There have been no reports of fowl falling from the sky or fish washed ashore, but Big Ten fans are on the lookout. This college football season reeks of the Apocalypse.
Only one conference school is listed among the latest BCS Standings (No. 20 Nebraska), and only Ohio State (bowl ineligible) and Nebraska are ranked in the AP Poll. Northwestern, Wisconsin and Michigan belong to the “others receiving votes” category, but all three received fewer votes than Toledo, Kent State and Tulsa. It’s doubtful the Wildcats, Badgers and Wolverines would care to boast about the kind of company they’re keeping these days.
Perhaps the early warning came September 8 when the Pac-12 demolished three Big Ten clubs. After that, Michigan State and Michigan fell apart, followed by Northwestern and Iowa. Wisconsin can’t hang on to second-half leads and Nebraska has had trouble on the road.
It’s been one Big Ten letdown after another.
And things could get worse. It’s easy to picture the Cornhuskers losing in East Lansing this weekend. That would leave the Big Ten with just one ranked program.
Consider that a Big Ten school has finished the year ranked among the Top 10 every season dating back to 2001 (and before that, 1984). The Big Ten is a staple of the Top 25, most years rivaling the other major conferences for most schools represented.
This year is barely half over and already it’s one for Midwest fans to forget. The winner of the Legends Division will be a slight favorite to beat a Wisconsin program likely to finish third in the Leaders Division. The winner of that game could very well be the worst program to participate in the BCS. And fans may as well count on another losing bowl season.
According to Big Ten Network’s Tom Dienhart, the biggest blow could be to the Big Ten’s pocketbook – fewer BCS and bowl schools equals less holiday revenue to share. Last year, the Big Ten hauled in $47 million; Dienhart estimates that total could be reduced by $10 million this season.
OK, so maybe $10 million in lost revenue does not signify the end of the Big Ten conference. Sure feels that way, though.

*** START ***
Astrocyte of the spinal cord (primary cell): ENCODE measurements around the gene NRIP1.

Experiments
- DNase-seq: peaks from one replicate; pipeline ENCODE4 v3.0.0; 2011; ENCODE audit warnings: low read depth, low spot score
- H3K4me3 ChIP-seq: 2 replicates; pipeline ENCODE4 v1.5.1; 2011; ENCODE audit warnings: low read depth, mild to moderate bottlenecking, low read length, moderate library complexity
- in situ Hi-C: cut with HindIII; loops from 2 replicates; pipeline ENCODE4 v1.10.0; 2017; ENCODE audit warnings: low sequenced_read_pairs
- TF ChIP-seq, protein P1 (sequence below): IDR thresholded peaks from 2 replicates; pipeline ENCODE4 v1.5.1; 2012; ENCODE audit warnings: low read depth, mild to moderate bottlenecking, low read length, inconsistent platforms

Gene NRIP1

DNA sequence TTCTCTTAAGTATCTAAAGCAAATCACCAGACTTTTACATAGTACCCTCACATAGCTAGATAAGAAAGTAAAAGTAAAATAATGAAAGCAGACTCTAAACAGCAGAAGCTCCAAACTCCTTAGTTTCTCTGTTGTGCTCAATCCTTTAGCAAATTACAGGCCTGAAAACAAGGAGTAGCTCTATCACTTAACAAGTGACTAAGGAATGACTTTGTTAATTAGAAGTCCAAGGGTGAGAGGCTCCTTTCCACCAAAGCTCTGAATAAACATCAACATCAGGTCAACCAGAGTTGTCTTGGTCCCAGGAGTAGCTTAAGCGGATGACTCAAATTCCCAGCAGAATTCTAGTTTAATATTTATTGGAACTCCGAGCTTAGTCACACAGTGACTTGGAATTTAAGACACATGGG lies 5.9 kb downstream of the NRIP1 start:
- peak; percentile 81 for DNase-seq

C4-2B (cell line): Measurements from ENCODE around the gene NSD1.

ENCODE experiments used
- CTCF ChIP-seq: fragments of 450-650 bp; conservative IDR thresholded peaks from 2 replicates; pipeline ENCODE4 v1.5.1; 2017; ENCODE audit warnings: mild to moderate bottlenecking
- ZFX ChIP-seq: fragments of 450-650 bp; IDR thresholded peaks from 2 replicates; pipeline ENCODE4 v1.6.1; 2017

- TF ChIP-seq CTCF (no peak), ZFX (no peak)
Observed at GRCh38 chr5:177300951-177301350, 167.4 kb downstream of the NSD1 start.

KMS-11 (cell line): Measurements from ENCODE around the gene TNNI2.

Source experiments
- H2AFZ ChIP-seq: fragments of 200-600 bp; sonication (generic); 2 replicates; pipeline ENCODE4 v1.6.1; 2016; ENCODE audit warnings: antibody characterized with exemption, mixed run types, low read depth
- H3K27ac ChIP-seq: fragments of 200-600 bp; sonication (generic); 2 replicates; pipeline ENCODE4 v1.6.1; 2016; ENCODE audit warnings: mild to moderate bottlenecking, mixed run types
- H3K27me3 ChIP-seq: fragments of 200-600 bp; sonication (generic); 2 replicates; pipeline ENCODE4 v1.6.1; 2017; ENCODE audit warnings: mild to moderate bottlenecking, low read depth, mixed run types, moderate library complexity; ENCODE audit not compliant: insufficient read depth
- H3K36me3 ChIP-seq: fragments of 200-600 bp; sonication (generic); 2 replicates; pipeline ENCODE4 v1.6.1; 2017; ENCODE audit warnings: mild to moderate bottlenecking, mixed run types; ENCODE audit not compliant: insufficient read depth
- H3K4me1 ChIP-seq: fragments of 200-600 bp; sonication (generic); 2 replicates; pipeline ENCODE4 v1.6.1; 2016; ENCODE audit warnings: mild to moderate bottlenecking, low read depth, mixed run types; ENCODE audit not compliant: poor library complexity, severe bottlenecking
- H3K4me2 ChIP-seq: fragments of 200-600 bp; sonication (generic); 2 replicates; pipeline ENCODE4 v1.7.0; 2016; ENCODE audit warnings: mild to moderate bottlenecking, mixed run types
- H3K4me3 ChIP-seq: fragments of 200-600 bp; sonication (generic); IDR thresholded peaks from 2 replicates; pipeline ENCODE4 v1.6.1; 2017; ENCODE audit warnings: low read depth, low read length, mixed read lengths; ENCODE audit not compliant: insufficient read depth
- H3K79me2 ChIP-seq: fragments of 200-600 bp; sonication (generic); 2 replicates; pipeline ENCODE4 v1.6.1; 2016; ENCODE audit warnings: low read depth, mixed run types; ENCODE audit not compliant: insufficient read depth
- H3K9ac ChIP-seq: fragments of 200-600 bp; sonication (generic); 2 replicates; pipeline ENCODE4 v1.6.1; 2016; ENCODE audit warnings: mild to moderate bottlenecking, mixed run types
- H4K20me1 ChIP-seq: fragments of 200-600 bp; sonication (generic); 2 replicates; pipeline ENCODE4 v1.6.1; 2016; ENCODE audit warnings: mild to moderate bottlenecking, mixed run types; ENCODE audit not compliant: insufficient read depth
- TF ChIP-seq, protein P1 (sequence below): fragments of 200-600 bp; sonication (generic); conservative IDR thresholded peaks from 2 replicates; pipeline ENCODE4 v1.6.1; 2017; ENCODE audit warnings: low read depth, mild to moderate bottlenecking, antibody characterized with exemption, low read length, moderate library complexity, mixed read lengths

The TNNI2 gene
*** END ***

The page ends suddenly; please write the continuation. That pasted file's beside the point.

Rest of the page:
-- Big Ten Notes –
• Northwestern’s Tyler Scott now leads the Big Ten in sacks (seven) and forced fumbles (three). Those numbers are sure to keep Scott in the conversation for end-of-year awards.
• Michigan’s Brady Hoke suggested last week that his team wasn’t going to beat Nebraska settling for field goals in the red zone, but it’s been Hoke’s in-state rival, Michigan State, that has settled for too many three-point tries this year. The Spartans lead the conference with 22 attempts, having made just 16. This could help explain why Mark Dantonio’s club is one of only two Big Ten programs averaging less than 20 points a game.
• The last time Minnesota claimed the Little Brown Jug was in 2005, when a last-second 30-yard Jason Giannini field goal gave the Gophers a 23-20 win. Since then, Michigan’s margin of victory has grown in the last four meetings, to as high as 58 points last year.
– This week’s schedule –
Saturday, Nov. 3
Michigan at Minnesota, 11 a.m.
Iowa at Indiana, 2:30 p.m.
Nebraska at Michigan State, 2:30 p.m.
Illinois at Ohio State, 2:30 p.m.
Penn State at Purdue, 2:30 p.m.
**all times CT
– Spotlight –
QB Philip Nelson, Minnesota
The Gophers’ hot-shot freshman did well in his debut against Wisconsin, and last week he destroyed Purdue to claim his first career victory. Another week, another test – this time it’s a Wolverines team still hurting from their poor showing in last week’s Legends Division showdown with Nebraska. Michigan owns the conference’s top-ranked pass defense, allowing just 145.2 yards per game. They’ll make life tough on Minnesota’s first-year quarterback.
-- He Said It (quote of the week) –
Former Urban Meyer disciple and current NFL quarterback Tim Tebow:
“I guess as hard as it is for me to say, I am a pretty big fan now of The Ohio State University.”
– Big Ten Mailbag –
Clark from Indiana: Is there a College Hall of Famer playing in the conference today?
Well, it’s safe to predict Wisconsin’s Montee Ball will get into the Hall, simply because he’ll leave school with several scoring records. But beyond that, tough to say. Michigan’s Denard Robinson has looked like a once-in-a-generation player at times, but he doesn’t really have the resume yet to entertain that conversation. I think Braxton Miller could have a strong finish to his career in Columbus, but there is too much guessing involved right now.
Tweet your questions to Mike Beacom @mikebeacom, or email him at email@example.com. Each week one question will be selected for this column. Be sure to include your first name and city/state.
Mike Beacom is the Big Ten football editor for Lindy’s. Follow him on Twitter @mikebeacom